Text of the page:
Some parts of British intelligence dossiers on Iraqi weapons were "plainly inaccurate," former Foreign Secretary Robin Cook said Friday, contesting the government's continuing insistence that the documents were correct.
Prime Minister Tony Blair's government has been on the defensive over two dossiers, published in September and early this year. The government has acknowledged that the second document included material from a student thesis lifted from the Internet.
But it has defended the September dossier, which contained a claim that Iraqi plans called for some chemical and biological weapons to be deployed within 45 minutes of an order.
In the past week, there has been a heated exchange between the BBC and the Blair government over the network's story that a Blair aide "sexed-up" a September dossier with the 45-minute claim.
The Blair aide, communications head Alastair Campbell, has denied the charge. He says the BBC is lying.
For his part, Blair insists the 45 minute claim and other assertions his government made were true. Cook, in an interview with British Broadcasting Corp. radio, disagreed.
"For me, the real issue is that we were told things as a justification for war which have plainly turned out to be wrong since the war was over," Cook said. He cited the 45-minute claim, word of an active nuclear program, and charges Iraq tried buy uranium from Africa.
"All of those were in the September dossier, all of them were wrong," Cook said.
Two Parliamentary committees are investigating the government's case that Iraqi weapons programs justified military intervention.
Testifying on Friday before the House of Commons Foreign Affairs Committee, Foreign Secretary Jack Straw insisted that the decision to go to war against Iraq was based on evidence available to the House of Commons on March 18, and said the 45-minute claim made in the September 2002 dossier was not central to that decision.
"I hope we find further corroborative evidence about Saddam's chemical and biological capabilities and his nuclear plans, but whether or not we do, the decision to take military action was justified," Straw said.
On Capitol Hill, where three committees are reviewing prewar intelligence, the House passed an intelligence bill that calls for the CIA director to submit a report on how intelligence was handled during the Iraq war.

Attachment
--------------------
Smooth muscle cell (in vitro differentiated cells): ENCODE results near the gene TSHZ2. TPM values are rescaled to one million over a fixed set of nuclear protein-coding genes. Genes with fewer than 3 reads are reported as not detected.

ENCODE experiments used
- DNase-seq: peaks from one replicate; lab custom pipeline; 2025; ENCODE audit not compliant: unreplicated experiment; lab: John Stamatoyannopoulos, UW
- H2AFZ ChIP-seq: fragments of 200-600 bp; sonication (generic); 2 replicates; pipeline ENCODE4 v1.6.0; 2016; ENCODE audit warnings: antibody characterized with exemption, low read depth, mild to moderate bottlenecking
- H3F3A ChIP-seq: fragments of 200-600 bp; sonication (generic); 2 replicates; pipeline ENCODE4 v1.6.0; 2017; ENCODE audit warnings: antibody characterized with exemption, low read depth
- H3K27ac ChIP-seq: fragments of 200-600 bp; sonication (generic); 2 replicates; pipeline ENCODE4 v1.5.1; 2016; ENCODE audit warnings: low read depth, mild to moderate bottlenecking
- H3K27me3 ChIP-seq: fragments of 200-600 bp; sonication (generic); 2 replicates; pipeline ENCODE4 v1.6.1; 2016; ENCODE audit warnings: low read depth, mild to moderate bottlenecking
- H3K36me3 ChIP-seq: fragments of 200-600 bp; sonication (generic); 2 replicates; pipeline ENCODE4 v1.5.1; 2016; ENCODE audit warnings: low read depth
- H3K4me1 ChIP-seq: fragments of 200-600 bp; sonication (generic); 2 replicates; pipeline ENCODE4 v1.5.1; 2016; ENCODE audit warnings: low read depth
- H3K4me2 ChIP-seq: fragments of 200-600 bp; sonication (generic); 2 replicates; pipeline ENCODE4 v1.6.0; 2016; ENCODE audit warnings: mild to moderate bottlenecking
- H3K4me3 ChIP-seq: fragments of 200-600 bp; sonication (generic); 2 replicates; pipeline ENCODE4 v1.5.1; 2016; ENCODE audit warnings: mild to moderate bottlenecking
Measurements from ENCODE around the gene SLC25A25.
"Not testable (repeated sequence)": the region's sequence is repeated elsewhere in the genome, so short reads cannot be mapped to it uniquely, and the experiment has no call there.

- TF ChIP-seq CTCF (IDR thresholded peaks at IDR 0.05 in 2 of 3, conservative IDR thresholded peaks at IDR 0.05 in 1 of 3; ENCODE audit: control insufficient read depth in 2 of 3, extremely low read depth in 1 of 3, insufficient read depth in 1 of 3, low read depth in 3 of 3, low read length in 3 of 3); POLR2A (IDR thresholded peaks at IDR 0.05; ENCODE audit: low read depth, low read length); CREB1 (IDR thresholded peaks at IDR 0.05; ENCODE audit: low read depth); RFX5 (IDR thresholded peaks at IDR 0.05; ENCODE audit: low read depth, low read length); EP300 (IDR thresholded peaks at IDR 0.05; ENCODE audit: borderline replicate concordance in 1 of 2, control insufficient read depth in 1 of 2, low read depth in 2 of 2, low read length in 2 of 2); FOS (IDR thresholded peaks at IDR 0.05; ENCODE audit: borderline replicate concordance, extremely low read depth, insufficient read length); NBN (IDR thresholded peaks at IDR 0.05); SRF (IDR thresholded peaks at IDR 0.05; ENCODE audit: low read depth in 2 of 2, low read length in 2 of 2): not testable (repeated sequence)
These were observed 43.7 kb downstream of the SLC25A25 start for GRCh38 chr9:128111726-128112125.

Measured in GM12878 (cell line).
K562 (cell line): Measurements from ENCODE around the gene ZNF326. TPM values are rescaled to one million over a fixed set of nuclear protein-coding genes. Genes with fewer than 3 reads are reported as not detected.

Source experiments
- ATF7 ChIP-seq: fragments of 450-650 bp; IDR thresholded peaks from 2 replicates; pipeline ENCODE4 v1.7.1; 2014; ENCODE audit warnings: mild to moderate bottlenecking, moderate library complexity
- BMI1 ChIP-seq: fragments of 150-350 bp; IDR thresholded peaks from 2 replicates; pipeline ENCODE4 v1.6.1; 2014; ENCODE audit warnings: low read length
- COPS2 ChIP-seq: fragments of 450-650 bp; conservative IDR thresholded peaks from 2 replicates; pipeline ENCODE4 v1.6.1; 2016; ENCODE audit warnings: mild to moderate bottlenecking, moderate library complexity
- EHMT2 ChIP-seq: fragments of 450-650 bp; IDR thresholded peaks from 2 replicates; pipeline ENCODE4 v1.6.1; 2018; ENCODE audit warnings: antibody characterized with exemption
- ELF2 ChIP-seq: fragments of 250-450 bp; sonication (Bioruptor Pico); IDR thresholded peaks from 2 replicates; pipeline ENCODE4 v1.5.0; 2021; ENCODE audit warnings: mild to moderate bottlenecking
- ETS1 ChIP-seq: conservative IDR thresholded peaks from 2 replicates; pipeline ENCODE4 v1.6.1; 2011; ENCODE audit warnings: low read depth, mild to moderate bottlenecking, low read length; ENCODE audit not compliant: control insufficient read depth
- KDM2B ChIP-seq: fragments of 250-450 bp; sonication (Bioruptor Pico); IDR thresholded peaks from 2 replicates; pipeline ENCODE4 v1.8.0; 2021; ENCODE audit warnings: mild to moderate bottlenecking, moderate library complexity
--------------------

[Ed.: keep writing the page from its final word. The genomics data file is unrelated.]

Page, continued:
Democrats failed to win support for additional inquiries. An amendment proposed by Rep. Sheila Jackson Lee of Texas to require the U.S. comptroller general to study U.S. intelligence-sharing with U.N. inspectors was defeated 239-185.
By a 347-76 vote, the House rejected an amendment by Rep. Dennis Kucinich of Ohio to require the CIA's inspector general to audit all telephone and electronic communications between the CIA and Vice President Dick Cheney relating to Iraq's weapons. Kucinich is a presidential candidate and an outspoken opponent of the war.
Iraq's alleged arsenal of weapons of mass destruction was a leading rationale for the war, but none have been found.
The U.S. has discovered two trailers that the CIA believes were mobile labs for producing germ weapons. The State Department's intelligence arm contends that conclusion was premature.
The U.S. has also uncovered, with the help of an Iraqi scientist, parts of a device that could be used as a component in a system to enrich uranium for nuclear weapons use.
More important than the parts themselves, experts said, might be what happens to the scientist, Mahdi Shukur Obeidi.
"Many scientists are watching the Obeidi case as they decide whether to come forward," said Corey Hinderstein, with the Washington-based Institute for Science and International Security, a nuclear research center which facilitated contact between Obeidi and the CIA.
The Bush administration has said intelligence would be forthcoming once Iraqi scientists begin to cooperate.
U.S. military broadcasts in Iraq have repeatedly called on scientists and other experts to come forward. But the announcements have not included guarantees or offers in return.
Obeidi apparently wanted to exchange hidden information about Saddam Hussein's former nuclear weapons program for asylum.
He contacted a former nuclear inspector, who tried to broker a deal between the U.S. and Obeidi. Talks occurred but U.S. officials hesitated on granting asylum.
Obeidi then turned over components of a centrifuge that he claims Saddam told him to bury in his backyard to preserve for future weapons development.
In the midst of talks with the CIA, the U.S. military arrested and jailed him. They released him, but he want into hiding before being whisked out of the country.
U.S. authorities said the information Obeidi provided wasn't the long-sought "smoking gun" they sought. But White House spokesman Ari Fleischer said it buttressed the administration's claim that Saddam had concealed weapons of mass destruction.
Nuclear experts disagreed and said the revelations strengthened U.N. findings that the program was not being revived.
Meanwhile, the U.N. terrorism committee has found no evidence linking Iraq to al Qaeda and did not investigate Bush administration claims of such ties, officials said Thursday.